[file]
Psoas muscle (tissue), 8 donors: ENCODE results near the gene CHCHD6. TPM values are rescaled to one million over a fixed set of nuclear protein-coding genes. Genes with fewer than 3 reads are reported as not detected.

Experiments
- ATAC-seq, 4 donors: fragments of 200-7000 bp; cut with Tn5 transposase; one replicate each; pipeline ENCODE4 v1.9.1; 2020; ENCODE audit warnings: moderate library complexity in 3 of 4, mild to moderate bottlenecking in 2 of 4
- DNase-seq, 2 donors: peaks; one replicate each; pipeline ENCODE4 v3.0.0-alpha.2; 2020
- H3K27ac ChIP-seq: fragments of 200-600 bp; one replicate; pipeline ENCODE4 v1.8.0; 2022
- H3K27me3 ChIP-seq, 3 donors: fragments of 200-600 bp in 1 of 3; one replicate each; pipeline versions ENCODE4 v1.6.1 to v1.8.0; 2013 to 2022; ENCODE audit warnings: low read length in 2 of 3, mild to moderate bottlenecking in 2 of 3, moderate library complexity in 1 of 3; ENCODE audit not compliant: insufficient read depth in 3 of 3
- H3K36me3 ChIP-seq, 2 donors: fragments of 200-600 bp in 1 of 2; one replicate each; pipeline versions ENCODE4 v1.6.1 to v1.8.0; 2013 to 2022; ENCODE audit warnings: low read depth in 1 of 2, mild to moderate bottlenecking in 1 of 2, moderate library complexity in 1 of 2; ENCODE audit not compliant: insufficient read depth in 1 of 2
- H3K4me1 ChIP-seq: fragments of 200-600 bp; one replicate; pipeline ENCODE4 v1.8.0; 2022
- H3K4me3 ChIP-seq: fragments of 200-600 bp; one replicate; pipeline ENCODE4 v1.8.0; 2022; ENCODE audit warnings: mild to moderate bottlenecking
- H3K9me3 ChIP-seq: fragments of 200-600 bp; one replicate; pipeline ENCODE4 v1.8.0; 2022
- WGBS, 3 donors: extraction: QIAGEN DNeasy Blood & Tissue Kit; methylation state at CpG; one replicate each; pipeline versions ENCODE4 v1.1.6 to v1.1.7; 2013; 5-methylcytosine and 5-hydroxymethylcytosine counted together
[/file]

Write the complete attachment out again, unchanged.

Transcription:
Psoas muscle (tissue), 8 donors: ENCODE results near the gene CHCHD6. TPM values are rescaled to one million over a fixed set of nuclear protein-coding genes. Genes with fewer than 3 reads are reported as not detected.

Experiments
- ATAC-seq, 4 donors: fragments of 200-7000 bp; cut with Tn5 transposase; one replicate each; pipeline ENCODE4 v1.9.1; 2020; ENCODE audit warnings: moderate library complexity in 3 of 4, mild to moderate bottlenecking in 2 of 4
- DNase-seq, 2 donors: peaks; one replicate each; pipeline ENCODE4 v3.0.0-alpha.2; 2020
- H3K27ac ChIP-seq: fragments of 200-600 bp; one replicate; pipeline ENCODE4 v1.8.0; 2022
- H3K27me3 ChIP-seq, 3 donors: fragments of 200-600 bp in 1 of 3; one replicate each; pipeline versions ENCODE4 v1.6.1 to v1.8.0; 2013 to 2022; ENCODE audit warnings: low read length in 2 of 3, mild to moderate bottlenecking in 2 of 3, moderate library complexity in 1 of 3; ENCODE audit not compliant: insufficient read depth in 3 of 3
- H3K36me3 ChIP-seq, 2 donors: fragments of 200-600 bp in 1 of 2; one replicate each; pipeline versions ENCODE4 v1.6.1 to v1.8.0; 2013 to 2022; ENCODE audit warnings: low read depth in 1 of 2, mild to moderate bottlenecking in 1 of 2, moderate library complexity in 1 of 2; ENCODE audit not compliant: insufficient read depth in 1 of 2
- H3K4me1 ChIP-seq: fragments of 200-600 bp; one replicate; pipeline ENCODE4 v1.8.0; 2022
- H3K4me3 ChIP-seq: fragments of 200-600 bp; one replicate; pipeline ENCODE4 v1.8.0; 2022; ENCODE audit warnings: mild to moderate bottlenecking
- H3K9me3 ChIP-seq: fragments of 200-600 bp; one replicate; pipeline ENCODE4 v1.8.0; 2022
- WGBS, 3 donors: extraction: QIAGEN DNeasy Blood & Tissue Kit; methylation state at CpG; one replicate each; pipeline versions ENCODE4 v1.1.6 to v1.1.7; 2013; 5-methylcytosine and 5-hydroxymethylcytosine counted together